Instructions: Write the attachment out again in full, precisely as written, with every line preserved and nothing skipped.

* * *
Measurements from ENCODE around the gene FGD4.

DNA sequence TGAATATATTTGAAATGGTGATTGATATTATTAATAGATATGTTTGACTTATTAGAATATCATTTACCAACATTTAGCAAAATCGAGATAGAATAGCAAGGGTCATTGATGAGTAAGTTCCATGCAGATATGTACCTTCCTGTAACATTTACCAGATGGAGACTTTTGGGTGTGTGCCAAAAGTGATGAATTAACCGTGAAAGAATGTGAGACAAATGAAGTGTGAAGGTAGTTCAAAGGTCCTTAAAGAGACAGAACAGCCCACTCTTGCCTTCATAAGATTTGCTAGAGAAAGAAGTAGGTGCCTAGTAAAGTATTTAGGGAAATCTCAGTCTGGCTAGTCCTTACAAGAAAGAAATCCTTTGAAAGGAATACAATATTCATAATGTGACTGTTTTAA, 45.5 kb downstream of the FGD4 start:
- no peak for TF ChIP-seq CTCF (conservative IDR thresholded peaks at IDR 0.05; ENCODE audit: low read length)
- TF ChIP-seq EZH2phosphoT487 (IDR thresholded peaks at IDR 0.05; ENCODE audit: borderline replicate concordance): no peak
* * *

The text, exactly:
Measurements from ENCODE around the gene FGD4.

DNA sequence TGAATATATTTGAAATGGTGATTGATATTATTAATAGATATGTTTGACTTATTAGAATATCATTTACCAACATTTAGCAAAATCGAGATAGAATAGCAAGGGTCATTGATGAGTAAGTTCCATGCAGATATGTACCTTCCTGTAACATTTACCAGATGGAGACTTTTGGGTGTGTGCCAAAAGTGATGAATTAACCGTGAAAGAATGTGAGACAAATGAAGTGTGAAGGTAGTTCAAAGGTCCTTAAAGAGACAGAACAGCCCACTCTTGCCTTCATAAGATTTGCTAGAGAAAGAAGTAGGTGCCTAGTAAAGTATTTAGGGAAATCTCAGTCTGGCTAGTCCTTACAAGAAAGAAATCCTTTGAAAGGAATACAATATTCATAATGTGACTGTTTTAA, 45.5 kb downstream of the FGD4 start:
- no peak for TF ChIP-seq CTCF (conservative IDR thresholded peaks at IDR 0.05; ENCODE audit: low read length)
- TF ChIP-seq EZH2phosphoT487 (IDR thresholded peaks at IDR 0.05; ENCODE audit: borderline replicate concordance): no peak